they lose out on the young drivers test..which is really for the young drivers themselves so its them that have been punished. Mercedes get a test with their current drivers while others have to make do with a test using rookies. If i was red bull/ferrari/mclaren etc i’d be out on the track tomorrow and do a 1000km test and then tell the FIA “ok we’re sorry, we just wont participate in the young drivers test”

    so the test has seemed to have had an impact on the performance of this years car, theyre the only team to have a feel of the tyres for next year (very handy) and their rookie driver gets punished. wow.

  45. Brawn/Wolff – Lauda
    1 – 0
    Ross doesn’t do rulebraking. He reads very carefully and covers his ground.

    1. err… you are wrong as it was proven they did break the rules. only he is lucky the punishment was so small

  46. F1 needs to stop the habbit of making itself look stupid. We have a strict ban on testing that the teams have accepted and followed to the letter for the past few years even though they didn’t like them. Punishing (read: reward) one team by saving them from doing a test with youngster is ridiculous. The least the tribunal could have done was to DSQ them form the constructors championship.

    This now opens the door to other teams that don’t find the YDT interesting to go all out testing because they will know that they won’t recieve a punishment heavier then Mercedes.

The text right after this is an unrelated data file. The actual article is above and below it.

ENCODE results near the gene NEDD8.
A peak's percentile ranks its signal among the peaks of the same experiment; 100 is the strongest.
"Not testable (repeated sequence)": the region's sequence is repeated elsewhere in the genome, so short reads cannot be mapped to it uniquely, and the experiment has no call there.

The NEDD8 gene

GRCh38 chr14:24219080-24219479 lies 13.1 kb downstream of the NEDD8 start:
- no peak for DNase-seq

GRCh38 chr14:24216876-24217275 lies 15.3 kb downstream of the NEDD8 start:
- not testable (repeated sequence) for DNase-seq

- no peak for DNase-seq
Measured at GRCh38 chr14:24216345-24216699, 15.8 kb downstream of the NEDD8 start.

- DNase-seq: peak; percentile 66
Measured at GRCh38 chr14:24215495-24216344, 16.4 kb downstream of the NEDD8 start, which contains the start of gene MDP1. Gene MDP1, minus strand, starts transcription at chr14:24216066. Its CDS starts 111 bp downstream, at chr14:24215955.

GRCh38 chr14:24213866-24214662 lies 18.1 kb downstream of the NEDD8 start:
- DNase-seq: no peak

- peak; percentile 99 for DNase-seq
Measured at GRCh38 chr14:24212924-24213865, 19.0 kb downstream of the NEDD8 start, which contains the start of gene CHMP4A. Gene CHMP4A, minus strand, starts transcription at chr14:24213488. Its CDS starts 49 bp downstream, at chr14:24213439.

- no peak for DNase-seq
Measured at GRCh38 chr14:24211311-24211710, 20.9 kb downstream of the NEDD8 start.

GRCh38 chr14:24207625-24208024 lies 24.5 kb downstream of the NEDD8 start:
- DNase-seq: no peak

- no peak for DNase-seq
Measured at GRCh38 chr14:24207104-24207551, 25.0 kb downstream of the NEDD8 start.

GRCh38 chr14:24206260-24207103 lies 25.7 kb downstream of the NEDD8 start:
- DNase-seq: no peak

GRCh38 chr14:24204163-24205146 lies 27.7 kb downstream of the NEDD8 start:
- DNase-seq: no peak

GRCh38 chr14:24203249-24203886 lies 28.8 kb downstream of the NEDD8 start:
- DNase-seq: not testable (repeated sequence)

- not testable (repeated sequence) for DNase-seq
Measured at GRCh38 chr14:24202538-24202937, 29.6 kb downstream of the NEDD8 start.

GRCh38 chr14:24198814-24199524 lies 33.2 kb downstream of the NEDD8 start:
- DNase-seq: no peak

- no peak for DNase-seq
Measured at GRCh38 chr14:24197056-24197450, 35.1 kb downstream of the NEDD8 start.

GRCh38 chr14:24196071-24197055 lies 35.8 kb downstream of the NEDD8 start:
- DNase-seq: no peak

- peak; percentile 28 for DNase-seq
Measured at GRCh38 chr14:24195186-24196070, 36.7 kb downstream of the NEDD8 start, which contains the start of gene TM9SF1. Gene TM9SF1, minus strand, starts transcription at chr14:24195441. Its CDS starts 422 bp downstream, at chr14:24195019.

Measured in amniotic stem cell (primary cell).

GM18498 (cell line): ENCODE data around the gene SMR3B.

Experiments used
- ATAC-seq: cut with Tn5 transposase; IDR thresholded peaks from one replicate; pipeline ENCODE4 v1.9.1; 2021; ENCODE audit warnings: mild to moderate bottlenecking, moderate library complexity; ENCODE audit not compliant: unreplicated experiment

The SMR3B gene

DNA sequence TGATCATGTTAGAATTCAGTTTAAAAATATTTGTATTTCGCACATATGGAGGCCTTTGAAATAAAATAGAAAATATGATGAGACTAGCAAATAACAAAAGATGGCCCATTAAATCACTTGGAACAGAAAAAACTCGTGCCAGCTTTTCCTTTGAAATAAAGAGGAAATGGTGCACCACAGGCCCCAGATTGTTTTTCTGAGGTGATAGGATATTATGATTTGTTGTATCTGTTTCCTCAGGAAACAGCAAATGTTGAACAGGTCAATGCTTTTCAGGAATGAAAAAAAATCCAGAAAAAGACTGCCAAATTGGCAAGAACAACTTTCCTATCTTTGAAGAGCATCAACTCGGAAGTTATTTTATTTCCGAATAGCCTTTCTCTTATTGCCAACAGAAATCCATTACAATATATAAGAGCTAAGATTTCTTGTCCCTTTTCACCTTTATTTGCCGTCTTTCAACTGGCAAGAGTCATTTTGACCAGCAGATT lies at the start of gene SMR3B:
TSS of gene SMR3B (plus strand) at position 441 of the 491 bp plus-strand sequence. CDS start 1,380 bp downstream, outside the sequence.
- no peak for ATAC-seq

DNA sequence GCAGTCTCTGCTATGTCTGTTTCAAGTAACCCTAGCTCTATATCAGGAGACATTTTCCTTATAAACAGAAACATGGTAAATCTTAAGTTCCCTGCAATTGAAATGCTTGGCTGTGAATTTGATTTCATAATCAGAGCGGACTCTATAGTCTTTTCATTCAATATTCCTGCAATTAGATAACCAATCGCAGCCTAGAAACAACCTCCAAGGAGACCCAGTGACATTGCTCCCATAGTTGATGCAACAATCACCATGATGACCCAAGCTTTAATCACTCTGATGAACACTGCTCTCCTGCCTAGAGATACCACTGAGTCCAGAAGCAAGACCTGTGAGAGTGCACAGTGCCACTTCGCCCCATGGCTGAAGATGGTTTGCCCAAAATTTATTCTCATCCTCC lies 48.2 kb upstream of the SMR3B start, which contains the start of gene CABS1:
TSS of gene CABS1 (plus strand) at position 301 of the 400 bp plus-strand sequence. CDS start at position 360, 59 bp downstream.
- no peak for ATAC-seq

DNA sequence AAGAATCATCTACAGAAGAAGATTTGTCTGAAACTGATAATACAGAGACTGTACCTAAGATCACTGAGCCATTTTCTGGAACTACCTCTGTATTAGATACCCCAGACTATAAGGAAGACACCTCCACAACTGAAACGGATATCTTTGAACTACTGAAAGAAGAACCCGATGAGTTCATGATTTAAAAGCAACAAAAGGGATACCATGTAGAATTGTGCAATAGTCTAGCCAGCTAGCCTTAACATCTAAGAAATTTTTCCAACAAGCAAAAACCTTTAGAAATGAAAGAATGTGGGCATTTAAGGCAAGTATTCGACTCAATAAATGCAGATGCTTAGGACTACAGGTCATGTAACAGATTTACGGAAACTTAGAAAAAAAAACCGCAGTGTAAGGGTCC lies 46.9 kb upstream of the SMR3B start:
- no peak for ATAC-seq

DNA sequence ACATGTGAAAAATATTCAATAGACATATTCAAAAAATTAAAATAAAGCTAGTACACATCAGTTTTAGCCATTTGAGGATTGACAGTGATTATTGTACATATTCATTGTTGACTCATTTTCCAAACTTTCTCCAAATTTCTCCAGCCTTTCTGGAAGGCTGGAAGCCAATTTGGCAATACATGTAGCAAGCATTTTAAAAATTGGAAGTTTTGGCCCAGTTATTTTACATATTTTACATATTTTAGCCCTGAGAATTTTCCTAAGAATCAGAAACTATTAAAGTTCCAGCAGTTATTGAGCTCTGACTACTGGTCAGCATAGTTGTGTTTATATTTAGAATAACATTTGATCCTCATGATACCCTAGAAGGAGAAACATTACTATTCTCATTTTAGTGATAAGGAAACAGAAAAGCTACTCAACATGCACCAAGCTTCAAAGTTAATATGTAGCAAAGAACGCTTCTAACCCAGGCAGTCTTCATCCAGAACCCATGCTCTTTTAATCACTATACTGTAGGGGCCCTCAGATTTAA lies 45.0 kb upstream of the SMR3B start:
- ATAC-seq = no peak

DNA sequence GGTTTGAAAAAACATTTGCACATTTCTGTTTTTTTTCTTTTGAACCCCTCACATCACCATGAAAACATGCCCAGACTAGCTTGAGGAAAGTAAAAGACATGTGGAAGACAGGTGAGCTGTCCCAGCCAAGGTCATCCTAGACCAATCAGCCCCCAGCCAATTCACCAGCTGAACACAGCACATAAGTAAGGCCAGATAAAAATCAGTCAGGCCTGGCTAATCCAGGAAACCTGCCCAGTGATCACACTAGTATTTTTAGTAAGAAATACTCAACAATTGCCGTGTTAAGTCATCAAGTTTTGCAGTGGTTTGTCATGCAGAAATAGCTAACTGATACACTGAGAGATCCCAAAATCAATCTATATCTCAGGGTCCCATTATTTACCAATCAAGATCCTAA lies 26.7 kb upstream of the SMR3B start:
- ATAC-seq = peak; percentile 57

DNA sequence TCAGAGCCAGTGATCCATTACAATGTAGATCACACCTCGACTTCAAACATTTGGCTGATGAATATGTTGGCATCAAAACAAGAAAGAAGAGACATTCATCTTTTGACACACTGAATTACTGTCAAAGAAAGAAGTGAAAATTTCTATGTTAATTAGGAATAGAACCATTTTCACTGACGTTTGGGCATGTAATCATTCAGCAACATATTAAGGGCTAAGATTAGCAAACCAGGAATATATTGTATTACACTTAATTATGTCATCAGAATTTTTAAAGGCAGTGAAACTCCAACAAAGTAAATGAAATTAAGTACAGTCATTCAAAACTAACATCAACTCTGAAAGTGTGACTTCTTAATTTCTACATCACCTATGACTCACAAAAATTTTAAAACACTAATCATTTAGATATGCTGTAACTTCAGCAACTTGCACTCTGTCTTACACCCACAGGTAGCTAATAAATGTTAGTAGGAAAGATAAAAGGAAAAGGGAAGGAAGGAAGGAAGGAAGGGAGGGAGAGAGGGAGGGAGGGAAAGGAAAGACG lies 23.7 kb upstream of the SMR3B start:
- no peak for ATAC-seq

In fact I would go as far as calling this an outrage!

    1. Why does anyone think that loosing 3-days of testing for getting one day of testing, on non-race tires, run under someone else’s program, is Mercedes getting-over? If Mercedes had theit druthers you can bet they would have taken the young driver’s test over the Pirelli test.

    2. This now opens the door to other teams that don’t find the YDT interesting to go all out testing because they will know that they won’t recieve a punishment heavier then Mercedes.

      Sorry to be harsh, but that is a ridiculous statement. The punishment handed out to Mercedes clearly acknowledges that Mercedes were acting in good faith. Specifically, they believed that they weren’t acting illegally. They, and every other competitor has now been told exactly what qualifies as permission, and told that what Mercedes did WAS illegal.